"The program has not grown to create the impact that we had originally hoped."


Look, there's not much about the Amazon business model that has ever instilled a "this is definitely good for the environment and/or the people who work there" feeling.

But AmazonSmile was different. The company's longtime charity donation program allowed users to donate a percentage of their purchase to eligible charities of their choice.

Unfortunately, the feature, a bright spot in Amazon's otherwise seriously dystopian system, is coming to an end — and according to Amazon, it's because it didn't generate quite enough cash to make a difference.

"After almost a decade, the program has not grown to create the impact that we had originally hoped," reads the company's statement. "With so many eligible organizations — more than 1 million globally — our ability to have an impact was often spread too thin."

Charity Consolidation

Reading between the lines, the Jeff Bezos-founded company — which has collected and distributed upwards of $500 million dollars to countless charities through AmazonSmile — thinks that its money would be better spent by giving millions or even billions of dollars to charities of its choice, as opposed to handing millions of smaller charities much smaller amounts of money.

"The company... will continue to pursue and invest in other areas where it can make meaningful change," the company added, "from building affordable housing to providing access to computer science education for students in underserved communities."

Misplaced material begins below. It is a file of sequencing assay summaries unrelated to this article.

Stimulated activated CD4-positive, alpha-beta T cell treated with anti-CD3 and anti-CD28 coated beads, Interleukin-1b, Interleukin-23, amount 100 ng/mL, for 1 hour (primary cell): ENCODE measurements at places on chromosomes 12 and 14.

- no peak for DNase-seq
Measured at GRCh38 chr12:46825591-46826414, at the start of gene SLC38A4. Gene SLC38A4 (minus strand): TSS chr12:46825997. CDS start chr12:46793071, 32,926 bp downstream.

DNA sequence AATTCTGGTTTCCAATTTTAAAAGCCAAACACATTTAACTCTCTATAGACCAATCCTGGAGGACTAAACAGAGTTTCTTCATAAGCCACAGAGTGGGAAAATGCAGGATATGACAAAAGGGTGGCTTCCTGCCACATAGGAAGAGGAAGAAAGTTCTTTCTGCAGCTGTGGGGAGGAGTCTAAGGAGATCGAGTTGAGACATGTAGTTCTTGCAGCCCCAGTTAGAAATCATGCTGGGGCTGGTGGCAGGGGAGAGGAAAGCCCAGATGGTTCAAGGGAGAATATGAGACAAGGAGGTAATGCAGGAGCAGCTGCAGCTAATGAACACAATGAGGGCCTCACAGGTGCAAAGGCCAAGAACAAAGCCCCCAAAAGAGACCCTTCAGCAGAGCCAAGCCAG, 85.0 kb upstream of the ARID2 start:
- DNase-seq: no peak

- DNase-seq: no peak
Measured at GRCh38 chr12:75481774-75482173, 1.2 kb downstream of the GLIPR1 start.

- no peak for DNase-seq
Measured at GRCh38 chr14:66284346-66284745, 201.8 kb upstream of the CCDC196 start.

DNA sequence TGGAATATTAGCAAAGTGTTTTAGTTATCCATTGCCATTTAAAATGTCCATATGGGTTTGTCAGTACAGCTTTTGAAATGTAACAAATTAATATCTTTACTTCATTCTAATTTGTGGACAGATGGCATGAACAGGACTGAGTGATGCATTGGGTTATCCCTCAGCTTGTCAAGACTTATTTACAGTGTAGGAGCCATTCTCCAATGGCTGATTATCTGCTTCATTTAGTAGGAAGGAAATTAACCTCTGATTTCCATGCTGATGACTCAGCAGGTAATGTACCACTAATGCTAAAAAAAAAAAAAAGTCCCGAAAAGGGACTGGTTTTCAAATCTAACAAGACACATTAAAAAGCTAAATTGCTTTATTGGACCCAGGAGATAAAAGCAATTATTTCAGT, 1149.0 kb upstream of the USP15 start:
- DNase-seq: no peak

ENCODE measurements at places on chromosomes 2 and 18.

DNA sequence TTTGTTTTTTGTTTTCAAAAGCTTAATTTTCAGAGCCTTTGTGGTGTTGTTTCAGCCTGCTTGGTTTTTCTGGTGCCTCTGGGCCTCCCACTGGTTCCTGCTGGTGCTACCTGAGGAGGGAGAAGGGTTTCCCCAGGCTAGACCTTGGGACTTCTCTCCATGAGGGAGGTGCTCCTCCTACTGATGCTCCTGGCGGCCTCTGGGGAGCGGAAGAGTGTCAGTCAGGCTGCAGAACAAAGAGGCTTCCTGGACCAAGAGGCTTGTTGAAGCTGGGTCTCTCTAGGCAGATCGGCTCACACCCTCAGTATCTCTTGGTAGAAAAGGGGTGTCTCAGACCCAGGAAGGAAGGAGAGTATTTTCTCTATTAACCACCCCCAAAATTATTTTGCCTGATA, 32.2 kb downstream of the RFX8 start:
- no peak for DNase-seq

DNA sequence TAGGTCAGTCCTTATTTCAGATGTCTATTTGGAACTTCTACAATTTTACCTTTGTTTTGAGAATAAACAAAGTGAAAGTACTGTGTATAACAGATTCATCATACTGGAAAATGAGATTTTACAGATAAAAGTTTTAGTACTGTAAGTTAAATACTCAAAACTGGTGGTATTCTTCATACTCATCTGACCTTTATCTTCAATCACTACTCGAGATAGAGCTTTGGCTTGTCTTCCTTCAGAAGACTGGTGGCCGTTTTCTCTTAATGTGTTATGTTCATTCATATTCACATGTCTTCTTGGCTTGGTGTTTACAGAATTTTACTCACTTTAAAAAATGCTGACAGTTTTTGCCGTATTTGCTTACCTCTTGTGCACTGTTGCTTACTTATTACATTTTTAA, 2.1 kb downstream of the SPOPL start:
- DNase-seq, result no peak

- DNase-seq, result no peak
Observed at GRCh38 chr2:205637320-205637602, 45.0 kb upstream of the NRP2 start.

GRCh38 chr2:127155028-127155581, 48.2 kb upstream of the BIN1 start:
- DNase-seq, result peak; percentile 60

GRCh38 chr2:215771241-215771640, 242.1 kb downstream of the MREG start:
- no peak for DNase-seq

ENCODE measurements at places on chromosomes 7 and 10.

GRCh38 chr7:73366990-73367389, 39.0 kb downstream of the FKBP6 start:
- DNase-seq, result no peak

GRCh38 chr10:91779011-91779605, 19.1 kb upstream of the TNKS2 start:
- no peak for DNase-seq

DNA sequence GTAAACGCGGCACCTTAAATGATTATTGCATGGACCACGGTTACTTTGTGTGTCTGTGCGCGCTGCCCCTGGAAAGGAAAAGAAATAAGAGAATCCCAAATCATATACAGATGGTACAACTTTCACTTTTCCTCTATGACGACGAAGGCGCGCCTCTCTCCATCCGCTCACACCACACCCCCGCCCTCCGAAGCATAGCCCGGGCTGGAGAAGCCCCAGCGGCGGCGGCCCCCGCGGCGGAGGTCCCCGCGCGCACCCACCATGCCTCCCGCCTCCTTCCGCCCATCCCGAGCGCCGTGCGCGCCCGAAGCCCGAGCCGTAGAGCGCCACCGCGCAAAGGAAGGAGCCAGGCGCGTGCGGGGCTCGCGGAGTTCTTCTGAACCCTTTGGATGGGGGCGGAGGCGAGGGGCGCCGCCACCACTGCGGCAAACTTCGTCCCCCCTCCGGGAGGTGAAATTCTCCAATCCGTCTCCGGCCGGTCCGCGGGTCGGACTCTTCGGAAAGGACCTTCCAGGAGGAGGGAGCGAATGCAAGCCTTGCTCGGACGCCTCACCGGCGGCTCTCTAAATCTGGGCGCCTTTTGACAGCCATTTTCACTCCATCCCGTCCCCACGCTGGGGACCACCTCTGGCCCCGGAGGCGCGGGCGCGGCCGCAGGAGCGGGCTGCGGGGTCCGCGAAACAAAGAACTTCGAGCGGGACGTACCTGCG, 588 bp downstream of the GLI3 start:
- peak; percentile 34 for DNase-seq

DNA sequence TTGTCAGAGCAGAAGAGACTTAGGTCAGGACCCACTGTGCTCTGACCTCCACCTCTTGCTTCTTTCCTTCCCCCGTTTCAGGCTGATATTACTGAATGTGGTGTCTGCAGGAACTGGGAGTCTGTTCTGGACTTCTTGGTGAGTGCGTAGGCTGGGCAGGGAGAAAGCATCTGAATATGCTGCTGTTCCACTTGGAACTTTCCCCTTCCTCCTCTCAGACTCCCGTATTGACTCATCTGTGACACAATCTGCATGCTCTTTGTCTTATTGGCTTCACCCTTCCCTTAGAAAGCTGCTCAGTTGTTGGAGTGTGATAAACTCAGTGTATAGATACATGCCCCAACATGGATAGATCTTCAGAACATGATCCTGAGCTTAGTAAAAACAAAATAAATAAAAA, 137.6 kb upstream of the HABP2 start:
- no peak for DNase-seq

What About the Horses

The timing is interesting, to say the least. Amazon's decision to sunset AmazonSmile is backdropped by a broader company effort to cut costs, which is perhaps best exemplified by its recent decision to slash a staggering 18,000 jobs.

And while Amazon's argument for more consolidated philanthropic spending does have some merit, small donations are still the backbone of most charitable organizations out there.

"Amazon claims the AmazonSmile program didn't have an impact," tweeted The Squirrelwood Equine Sanctuary, a Hudson Valley-based animal sanctuary. "I can tell you as an animal not for profit it made a huge difference to us."

"That $9,400 meant the world," the organization added. "That isn't nothing to us."

In short, Amazon has a big hole to fill now. It's sad to see AmazonSmile — which did in fact have a huge impact by putting a bit of philanthropic power into the hands of its users — disappear.

READ MORE: Amazon discontinues charity donation program amid cost cuts [CNBC]

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